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Uncaria tomentosa extract increases the number of myeloid progenitor cells in the bone marrow of mice infected with Listeria monocytogenes

In this study, we demonstrated that Uncaria tomentosa extract (UTE) protects mice from a lethal dose of Listeria monocytogenes when administered prophylactically at 50, 100, 150 and 200 mg/kg for 7 days, with survival rates up to 35%. These doses also prevented the myelosuppression and the splenomegaly caused by a sublethal infection with L. monocytogenes, due to increased numbers of granulocyte-macrophage progenitors (CFU-GM) in the bone marrow. Non-infected mice treated with 100 mg/kg UTE also presented higher numbers of CFU-GM in the bone marrow than the controls. Investigation of the production of colony-stimulating factors revealed increased colony-stimulating activity (CSA) in the serum of normal and infected mice pre-treated with UTE. Moreover, stimulation of myelopoiesis and CSA occurred in a dose-dependent manner, a plateaux being reached with the dose of 100 mg/kg. Further studies to investigate the levels of factors such as IL-1 and IL-6 were undertaken. We observed increases in the levels of IL-1 and IL-6 in mice infected with L. monocytogenes and treated with 100 mg/kg of UTE. White blood cells (WBC) and differential counting were also performed, and our results demonstrated no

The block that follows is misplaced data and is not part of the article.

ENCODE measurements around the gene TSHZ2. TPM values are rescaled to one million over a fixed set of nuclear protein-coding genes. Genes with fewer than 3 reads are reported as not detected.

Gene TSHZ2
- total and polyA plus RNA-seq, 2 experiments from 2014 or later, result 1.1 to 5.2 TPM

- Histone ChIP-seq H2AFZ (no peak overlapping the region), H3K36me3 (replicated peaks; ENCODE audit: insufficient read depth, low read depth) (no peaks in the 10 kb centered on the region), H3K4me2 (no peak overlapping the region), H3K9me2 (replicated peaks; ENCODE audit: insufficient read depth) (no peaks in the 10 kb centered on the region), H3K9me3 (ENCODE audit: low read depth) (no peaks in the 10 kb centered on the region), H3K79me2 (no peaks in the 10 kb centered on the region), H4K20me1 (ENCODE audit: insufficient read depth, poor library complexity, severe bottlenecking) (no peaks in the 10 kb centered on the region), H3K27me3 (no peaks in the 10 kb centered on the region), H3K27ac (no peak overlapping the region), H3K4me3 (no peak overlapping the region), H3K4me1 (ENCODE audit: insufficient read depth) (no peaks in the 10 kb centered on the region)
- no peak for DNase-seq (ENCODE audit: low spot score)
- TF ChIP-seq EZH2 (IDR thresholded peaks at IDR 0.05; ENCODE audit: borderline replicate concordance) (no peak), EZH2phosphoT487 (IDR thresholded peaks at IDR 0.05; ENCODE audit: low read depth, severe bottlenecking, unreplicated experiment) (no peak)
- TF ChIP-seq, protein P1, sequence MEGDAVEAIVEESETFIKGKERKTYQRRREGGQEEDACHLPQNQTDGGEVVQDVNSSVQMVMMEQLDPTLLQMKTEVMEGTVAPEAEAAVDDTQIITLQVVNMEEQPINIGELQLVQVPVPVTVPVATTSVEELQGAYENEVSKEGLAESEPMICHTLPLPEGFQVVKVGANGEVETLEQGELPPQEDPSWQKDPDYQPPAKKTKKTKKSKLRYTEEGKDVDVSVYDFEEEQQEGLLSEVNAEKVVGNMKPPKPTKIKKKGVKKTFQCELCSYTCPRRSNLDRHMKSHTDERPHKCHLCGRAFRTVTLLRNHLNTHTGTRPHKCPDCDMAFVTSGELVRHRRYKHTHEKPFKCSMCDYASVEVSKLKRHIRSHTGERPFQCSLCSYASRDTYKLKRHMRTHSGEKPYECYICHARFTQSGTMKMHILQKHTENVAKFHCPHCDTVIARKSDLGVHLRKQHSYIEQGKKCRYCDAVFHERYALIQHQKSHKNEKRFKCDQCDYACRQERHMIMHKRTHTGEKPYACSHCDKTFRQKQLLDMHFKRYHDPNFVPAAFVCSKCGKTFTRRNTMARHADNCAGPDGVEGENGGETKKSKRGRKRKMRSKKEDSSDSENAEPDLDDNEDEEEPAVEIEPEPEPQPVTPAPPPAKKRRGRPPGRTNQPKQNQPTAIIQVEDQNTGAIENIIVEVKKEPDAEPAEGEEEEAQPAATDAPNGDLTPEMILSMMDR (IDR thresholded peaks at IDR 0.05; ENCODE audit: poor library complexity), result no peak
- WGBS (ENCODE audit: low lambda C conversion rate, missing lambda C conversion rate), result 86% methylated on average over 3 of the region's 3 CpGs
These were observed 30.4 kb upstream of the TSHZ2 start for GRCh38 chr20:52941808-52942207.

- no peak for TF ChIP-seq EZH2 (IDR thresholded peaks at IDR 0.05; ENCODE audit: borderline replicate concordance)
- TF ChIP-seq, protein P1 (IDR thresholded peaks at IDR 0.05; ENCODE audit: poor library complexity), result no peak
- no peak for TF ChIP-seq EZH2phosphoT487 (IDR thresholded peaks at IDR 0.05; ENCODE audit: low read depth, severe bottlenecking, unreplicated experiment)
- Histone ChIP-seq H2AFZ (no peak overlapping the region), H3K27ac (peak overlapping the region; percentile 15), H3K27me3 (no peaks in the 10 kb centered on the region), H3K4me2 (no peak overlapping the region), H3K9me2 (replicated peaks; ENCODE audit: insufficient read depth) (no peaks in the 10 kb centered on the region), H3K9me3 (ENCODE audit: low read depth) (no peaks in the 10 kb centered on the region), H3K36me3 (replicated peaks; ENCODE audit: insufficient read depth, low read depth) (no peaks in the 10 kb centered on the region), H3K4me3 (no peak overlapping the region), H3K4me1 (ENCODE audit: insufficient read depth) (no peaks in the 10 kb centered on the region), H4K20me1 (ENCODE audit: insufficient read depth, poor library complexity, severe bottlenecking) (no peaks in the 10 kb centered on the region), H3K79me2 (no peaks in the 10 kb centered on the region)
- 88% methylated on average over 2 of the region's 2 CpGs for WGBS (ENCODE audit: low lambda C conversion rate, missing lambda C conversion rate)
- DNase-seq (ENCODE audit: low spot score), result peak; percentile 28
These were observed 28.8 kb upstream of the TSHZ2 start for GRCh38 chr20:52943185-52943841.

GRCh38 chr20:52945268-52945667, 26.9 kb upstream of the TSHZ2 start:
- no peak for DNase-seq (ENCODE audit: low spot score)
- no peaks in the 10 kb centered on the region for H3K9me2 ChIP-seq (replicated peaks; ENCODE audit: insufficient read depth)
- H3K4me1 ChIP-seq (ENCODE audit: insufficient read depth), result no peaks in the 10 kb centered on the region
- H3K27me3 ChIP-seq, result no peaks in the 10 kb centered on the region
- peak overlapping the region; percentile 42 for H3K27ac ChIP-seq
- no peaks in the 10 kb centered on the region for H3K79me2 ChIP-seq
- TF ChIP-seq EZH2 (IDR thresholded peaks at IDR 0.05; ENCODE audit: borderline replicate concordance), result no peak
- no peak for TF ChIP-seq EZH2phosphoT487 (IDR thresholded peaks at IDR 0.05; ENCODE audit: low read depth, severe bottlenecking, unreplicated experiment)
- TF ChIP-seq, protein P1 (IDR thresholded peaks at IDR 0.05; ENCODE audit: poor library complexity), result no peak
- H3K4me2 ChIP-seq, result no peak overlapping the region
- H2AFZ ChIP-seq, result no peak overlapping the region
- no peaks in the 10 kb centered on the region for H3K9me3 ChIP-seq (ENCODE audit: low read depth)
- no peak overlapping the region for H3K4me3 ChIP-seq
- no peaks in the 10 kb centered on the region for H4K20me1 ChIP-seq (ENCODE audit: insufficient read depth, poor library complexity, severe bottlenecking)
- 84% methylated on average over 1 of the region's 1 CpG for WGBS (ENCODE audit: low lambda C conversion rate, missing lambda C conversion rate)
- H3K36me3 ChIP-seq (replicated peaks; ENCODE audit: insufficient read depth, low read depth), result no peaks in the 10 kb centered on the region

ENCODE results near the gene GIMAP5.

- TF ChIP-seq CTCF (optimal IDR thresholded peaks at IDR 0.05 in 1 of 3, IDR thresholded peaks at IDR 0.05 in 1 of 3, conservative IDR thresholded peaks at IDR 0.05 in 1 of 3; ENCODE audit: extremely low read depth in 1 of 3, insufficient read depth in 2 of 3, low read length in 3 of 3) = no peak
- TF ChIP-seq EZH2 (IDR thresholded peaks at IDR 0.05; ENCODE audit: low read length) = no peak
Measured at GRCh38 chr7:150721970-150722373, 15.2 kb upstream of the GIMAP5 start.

significant changes in these data, when infected mice were pre-treated with 100 mg/kg of UTE. All together, our results suggest that UTE indirectly modulates immune activity and probably disengages Listeria-induced supression of these responses by inducing a higher reserve of myeloid progenitors in the bone marrow in consequence of biologically active cytokine release (CSFs, IL-1 and IL-6).